Magazine article The Spectator

Ancient and Modern

Magazine article The Spectator

Ancient and Modern

Article excerpt

Doctors are being urged not to tell patients what is best for them but to lay out the options and tell them to get on with it. Hippocrates (5th century BC) would have had his doubts.

A key duty of the ancient doctor was, he said, 'to help, or at least not to harm'. In this it was standard practice to involve the co-operation of the patient. As Hippocrates said, there were three components to the medical art: 'the disease, the patient and the doctor. The doctor's job is to serve the technical side; the patient's is to co-operate with the doctor in combating the disease.'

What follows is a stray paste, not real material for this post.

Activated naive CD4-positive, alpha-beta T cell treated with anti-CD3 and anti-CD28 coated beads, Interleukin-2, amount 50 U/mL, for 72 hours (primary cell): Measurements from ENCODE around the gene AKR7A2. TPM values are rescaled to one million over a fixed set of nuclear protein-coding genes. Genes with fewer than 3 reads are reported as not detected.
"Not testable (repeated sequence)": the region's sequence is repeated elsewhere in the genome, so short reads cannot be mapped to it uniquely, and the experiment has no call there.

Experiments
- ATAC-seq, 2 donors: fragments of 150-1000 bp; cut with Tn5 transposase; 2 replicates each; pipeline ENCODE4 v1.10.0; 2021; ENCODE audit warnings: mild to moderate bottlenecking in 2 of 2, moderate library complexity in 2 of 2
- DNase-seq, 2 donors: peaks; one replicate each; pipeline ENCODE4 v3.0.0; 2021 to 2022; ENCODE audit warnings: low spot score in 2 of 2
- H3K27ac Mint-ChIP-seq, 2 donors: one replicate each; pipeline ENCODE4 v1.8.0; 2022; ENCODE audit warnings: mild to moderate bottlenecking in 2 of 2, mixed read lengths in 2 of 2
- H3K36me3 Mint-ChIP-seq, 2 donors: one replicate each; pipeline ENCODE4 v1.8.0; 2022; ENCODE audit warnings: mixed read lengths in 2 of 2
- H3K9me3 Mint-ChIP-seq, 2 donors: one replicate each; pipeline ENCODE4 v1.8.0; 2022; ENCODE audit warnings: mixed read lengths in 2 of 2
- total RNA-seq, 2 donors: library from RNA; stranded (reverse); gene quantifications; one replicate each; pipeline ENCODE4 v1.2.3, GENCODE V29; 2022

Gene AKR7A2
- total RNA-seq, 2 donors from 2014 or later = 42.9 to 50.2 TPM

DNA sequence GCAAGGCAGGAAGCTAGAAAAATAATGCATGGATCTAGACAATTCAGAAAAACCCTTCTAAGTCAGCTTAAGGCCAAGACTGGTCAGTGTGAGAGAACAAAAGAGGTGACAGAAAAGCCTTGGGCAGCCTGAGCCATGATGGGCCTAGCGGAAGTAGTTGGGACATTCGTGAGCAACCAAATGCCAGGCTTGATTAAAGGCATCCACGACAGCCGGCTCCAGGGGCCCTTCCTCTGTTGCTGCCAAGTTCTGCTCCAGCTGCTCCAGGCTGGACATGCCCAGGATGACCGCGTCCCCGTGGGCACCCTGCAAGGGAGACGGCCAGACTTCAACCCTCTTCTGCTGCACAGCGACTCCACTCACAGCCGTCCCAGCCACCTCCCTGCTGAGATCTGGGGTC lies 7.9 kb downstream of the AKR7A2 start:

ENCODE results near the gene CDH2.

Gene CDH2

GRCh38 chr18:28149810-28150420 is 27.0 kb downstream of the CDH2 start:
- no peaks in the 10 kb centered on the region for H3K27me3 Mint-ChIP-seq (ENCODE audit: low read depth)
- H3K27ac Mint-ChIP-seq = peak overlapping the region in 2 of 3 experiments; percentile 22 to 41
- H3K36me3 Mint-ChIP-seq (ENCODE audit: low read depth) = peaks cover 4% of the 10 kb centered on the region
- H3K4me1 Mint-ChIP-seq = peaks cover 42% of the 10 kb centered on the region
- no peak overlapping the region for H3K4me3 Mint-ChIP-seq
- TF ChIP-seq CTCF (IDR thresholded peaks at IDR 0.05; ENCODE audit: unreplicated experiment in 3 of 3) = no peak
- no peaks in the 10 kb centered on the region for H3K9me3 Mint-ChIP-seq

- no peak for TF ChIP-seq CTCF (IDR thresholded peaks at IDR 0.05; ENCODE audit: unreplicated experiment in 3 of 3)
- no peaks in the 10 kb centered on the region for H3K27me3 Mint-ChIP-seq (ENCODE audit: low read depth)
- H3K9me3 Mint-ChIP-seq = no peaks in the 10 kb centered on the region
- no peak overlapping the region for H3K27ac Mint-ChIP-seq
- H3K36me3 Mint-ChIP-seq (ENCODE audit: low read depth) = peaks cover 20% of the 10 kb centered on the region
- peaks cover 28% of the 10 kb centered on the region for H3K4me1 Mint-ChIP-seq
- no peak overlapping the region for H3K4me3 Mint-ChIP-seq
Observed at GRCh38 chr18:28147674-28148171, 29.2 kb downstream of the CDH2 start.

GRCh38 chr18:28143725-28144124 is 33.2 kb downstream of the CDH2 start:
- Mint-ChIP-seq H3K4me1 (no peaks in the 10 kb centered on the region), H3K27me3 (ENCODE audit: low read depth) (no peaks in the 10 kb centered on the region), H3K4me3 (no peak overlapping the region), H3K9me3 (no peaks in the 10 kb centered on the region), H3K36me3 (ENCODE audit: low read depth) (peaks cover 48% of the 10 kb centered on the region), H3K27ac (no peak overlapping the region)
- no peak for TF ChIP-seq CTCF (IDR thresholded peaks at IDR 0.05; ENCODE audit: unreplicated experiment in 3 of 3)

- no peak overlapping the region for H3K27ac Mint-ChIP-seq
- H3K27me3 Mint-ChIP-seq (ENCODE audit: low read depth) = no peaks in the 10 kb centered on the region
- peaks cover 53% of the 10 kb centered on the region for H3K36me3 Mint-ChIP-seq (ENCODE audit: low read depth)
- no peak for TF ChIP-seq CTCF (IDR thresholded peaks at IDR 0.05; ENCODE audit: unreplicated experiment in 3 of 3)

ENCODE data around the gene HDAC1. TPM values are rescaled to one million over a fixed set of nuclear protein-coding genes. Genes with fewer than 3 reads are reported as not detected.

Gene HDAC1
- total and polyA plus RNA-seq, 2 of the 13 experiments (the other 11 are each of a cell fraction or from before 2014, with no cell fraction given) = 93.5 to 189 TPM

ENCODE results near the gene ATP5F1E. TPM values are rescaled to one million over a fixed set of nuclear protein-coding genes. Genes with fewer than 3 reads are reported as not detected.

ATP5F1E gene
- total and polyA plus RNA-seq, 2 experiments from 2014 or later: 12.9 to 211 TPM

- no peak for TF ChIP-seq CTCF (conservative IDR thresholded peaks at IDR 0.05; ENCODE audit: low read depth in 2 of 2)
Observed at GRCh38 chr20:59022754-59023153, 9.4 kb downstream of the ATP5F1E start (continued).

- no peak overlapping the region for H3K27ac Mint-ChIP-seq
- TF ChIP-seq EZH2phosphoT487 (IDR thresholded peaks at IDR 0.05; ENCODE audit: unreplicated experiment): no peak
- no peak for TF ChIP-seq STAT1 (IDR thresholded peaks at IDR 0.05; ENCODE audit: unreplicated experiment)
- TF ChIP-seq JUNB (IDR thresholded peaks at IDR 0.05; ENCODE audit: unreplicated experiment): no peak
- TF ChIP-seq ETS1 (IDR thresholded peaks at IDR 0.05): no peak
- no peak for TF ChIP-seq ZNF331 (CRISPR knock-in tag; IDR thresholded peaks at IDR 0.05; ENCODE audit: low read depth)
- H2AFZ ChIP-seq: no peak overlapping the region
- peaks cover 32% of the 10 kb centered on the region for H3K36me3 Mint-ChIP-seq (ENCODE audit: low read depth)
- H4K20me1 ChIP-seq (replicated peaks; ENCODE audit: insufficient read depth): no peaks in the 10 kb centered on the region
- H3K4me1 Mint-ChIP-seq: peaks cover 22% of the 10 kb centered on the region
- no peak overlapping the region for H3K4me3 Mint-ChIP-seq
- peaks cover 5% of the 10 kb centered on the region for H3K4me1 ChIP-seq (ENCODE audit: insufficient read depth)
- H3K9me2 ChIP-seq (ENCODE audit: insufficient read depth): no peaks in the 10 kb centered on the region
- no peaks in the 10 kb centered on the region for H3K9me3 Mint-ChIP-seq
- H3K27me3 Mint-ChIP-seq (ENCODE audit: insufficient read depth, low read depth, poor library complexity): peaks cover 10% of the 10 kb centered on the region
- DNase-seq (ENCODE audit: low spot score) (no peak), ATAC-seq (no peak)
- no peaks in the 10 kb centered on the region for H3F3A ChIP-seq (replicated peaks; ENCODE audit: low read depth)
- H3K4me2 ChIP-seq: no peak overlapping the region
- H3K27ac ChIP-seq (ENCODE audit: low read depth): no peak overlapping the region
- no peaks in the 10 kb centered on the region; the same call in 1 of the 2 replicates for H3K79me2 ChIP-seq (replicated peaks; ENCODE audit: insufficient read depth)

Trust between doctor and patient was a key to that co-operation. Without it, patients 'will not take medicine they dislike... and sometimes die as a result. They never admit what they have done, and the doctor gets the blame.'

New understanding of illnesses, said Hippocrates, 'depends on how far the intelligence of the patients permits the drawing of conclusions'. Doctors took a joined-up approach to treatment: sick patients needed care, as did the well, to lead healthy lives, and the dying, to live out their last days contentedly. …

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